Being a parent of an epileptic dog brings big responsibilities and worries: Close observation for seizure activity, daily administration of medications, monitoring for adverse effects, and committing to regular veterinary evaluations. Thanks to My Dog’s Epilepsy, this information is easy to research via the calendar and able to be shared with other members of the family or a veterinarian. The same “log in” can be used for several member of the family, providing a unique shared and synchronized information.
The key features of the app are:
• Video recording and/or upload videos of seizures
• Track your dog’s medication with alerts
• Set veterinarian appointments
• Make relevant on the calendar
• Track seizure events on a calendar
• Ability to download a summary of events and send/show to your veterinarian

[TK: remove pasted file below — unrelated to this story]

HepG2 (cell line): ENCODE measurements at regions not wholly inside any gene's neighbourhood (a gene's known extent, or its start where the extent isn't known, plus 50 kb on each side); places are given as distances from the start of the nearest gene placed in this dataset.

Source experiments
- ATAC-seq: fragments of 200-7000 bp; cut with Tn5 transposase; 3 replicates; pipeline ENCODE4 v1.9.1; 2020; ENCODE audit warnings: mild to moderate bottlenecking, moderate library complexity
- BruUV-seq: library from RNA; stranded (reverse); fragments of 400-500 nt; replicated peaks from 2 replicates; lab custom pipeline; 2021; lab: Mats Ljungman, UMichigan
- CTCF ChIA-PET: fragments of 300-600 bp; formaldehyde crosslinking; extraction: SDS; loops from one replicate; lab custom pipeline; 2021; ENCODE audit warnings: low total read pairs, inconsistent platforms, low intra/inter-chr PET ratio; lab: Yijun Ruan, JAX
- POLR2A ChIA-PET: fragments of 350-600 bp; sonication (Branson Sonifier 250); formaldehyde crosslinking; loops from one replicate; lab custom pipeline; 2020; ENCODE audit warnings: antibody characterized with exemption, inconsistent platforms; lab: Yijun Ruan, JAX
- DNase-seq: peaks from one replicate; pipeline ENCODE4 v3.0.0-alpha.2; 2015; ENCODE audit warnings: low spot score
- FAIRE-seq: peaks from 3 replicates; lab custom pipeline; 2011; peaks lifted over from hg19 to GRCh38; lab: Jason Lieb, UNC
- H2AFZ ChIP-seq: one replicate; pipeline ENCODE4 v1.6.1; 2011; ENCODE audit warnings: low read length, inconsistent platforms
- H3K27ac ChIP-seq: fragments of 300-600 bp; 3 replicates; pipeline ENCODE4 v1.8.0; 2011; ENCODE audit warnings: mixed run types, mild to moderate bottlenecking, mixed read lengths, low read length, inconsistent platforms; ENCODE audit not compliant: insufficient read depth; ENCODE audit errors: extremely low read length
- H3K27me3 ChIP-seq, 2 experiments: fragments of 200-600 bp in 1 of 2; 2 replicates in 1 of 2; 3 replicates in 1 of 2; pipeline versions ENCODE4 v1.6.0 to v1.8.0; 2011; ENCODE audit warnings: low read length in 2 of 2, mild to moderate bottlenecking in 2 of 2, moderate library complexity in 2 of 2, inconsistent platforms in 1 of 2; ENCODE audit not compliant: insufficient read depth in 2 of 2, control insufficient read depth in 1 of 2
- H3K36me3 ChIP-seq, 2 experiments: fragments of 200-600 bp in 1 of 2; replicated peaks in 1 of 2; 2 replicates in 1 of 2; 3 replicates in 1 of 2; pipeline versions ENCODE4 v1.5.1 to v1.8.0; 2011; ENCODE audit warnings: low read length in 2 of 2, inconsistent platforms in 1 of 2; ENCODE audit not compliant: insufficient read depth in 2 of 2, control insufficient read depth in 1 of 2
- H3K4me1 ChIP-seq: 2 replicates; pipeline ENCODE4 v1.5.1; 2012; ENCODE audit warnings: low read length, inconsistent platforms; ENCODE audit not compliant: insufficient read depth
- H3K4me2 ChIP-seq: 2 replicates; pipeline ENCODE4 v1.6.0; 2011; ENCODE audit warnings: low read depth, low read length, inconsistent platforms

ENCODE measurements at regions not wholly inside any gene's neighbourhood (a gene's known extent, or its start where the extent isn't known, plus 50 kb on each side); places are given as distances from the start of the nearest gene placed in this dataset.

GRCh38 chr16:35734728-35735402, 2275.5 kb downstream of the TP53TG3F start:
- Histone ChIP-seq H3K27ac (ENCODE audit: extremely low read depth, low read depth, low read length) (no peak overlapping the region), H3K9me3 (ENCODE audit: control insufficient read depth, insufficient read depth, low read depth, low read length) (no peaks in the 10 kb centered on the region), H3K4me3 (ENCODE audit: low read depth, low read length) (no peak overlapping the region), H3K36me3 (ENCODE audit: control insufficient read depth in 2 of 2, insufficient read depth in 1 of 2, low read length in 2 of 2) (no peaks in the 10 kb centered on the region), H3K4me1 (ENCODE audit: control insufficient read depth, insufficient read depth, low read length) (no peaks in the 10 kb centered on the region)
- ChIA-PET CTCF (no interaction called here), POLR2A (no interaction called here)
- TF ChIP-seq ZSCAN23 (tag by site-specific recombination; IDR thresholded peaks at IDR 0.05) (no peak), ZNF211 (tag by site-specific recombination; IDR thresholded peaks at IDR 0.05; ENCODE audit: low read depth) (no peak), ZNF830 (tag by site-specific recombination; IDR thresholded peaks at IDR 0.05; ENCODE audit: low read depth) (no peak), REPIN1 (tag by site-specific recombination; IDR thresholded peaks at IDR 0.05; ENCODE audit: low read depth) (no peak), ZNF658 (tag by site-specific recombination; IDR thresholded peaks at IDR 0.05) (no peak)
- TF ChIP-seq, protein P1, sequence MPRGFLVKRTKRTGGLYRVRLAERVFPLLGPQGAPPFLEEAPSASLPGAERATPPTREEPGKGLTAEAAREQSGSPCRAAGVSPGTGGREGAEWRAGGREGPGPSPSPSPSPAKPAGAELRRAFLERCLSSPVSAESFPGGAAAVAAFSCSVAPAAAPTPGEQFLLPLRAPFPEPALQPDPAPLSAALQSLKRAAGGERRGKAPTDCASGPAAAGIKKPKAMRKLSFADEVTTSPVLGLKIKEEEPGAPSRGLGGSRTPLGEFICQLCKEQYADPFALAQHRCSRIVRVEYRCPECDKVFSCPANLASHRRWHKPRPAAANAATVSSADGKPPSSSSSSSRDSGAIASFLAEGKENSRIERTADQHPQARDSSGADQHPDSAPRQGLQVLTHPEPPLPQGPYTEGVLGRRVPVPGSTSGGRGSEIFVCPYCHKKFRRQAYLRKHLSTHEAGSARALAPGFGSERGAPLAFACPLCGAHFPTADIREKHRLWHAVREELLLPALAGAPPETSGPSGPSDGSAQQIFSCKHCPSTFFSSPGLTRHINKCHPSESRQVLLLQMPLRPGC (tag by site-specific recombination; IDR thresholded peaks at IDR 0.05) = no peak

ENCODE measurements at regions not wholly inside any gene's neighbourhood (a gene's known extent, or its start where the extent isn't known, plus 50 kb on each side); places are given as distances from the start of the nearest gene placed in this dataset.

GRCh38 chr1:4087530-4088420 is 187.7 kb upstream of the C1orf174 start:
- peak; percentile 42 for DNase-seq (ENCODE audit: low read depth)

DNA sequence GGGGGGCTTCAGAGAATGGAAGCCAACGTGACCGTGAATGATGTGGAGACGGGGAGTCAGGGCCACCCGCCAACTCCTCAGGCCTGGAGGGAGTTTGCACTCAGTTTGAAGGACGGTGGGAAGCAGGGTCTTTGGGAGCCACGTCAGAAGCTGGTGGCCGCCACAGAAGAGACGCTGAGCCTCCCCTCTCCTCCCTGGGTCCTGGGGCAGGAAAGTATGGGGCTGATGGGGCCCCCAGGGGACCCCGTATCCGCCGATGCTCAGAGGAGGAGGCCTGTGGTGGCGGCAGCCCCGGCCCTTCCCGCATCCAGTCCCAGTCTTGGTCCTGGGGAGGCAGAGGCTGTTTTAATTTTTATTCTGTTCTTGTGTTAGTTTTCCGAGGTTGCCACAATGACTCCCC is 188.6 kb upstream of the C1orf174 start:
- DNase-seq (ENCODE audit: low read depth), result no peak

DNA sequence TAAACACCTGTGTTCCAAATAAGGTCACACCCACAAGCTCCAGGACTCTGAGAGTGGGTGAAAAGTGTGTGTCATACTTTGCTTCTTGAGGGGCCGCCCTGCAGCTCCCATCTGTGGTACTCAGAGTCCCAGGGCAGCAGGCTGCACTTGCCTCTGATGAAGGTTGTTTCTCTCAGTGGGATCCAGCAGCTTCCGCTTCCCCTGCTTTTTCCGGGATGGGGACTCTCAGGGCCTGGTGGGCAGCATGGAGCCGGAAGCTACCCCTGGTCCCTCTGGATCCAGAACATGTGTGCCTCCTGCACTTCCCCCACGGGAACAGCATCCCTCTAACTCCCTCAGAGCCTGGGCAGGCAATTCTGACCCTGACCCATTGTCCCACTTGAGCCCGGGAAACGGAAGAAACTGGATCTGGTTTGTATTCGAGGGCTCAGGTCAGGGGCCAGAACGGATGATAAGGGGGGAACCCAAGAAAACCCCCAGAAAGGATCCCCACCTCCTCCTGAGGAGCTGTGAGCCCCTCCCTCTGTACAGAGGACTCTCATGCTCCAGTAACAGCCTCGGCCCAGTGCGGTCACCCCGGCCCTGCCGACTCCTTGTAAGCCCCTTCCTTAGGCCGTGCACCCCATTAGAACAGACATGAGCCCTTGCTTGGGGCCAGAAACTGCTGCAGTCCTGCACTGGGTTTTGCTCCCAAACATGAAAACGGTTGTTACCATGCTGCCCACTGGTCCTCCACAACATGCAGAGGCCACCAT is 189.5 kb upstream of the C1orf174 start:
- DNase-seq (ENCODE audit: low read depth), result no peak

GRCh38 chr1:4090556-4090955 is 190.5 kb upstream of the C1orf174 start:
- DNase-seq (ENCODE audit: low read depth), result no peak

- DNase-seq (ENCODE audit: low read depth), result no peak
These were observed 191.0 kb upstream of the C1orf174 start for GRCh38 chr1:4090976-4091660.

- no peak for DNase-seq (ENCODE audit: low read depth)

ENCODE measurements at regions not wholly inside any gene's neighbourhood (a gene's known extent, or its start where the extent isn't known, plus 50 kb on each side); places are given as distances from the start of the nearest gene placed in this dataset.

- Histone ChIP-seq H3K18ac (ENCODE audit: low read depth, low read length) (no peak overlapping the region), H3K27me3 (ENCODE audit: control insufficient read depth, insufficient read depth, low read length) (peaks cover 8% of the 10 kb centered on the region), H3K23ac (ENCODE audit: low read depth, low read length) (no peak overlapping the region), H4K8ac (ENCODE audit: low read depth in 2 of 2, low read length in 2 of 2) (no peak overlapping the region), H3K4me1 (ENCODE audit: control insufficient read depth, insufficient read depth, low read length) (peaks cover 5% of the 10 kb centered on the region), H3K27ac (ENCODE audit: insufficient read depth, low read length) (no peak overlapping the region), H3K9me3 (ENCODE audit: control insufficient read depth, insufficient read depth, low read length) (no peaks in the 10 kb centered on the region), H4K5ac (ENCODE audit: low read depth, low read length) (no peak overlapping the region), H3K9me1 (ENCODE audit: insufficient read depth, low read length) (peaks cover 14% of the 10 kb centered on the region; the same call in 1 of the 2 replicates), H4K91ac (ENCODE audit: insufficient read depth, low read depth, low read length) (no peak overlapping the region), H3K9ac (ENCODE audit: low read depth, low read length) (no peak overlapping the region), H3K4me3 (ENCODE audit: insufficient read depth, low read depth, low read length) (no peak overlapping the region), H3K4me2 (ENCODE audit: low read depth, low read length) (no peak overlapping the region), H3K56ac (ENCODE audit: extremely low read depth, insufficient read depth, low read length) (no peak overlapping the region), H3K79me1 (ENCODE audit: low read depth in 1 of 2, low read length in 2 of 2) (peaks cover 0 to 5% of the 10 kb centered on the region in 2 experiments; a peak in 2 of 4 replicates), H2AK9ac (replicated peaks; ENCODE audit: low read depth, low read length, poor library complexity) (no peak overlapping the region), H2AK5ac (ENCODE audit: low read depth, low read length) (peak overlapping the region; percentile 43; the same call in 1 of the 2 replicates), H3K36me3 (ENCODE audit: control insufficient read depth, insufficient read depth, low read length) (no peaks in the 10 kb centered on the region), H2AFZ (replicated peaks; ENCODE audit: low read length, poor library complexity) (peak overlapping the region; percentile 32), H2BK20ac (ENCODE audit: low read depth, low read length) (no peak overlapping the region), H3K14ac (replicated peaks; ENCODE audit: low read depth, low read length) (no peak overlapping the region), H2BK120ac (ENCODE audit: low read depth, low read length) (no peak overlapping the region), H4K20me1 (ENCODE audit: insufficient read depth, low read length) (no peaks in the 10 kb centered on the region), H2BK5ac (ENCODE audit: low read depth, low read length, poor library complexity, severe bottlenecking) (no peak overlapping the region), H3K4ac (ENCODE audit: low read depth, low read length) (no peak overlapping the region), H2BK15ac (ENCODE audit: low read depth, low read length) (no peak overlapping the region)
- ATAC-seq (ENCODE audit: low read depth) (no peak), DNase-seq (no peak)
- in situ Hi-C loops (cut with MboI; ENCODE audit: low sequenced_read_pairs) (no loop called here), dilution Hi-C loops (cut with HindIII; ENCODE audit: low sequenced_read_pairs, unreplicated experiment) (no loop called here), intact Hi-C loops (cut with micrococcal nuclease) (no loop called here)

Epilepsy is one of the most common chronic neurological disorders both in humans and dogs. Dogs can start developing seizures as young as 6 months of age. Management of this disorder requires lifelong medication, typically twice or three times a day. Therefore, the dog’s owner involvement is vital to a successful outcome. However, caring for a dog with epilepsy is a huge burden on the household. This burden is so important that recent studies have shown that owners are more likely to put their dogs to sleep if they don’t feel their quality of life as a dog owner is satisfactory.
As veterinary neurologist specialist, I recognize this important and demanding involvement but also the lack of seizure description in the veterinary literature compare to human research. Your dog’s epilepsy will help you with medication and doctor’s appointments reminders, will allow you to store valuable information about your dog’s disease and progression. But what is extremely important, it will permit easy video recording of seizure. These video recording will be key to improve the veterinarian’s ability to evaluate the type of seizures your dog is having, the nature of pre and post-ictal event, response to medications AND will help our research on seizure classification.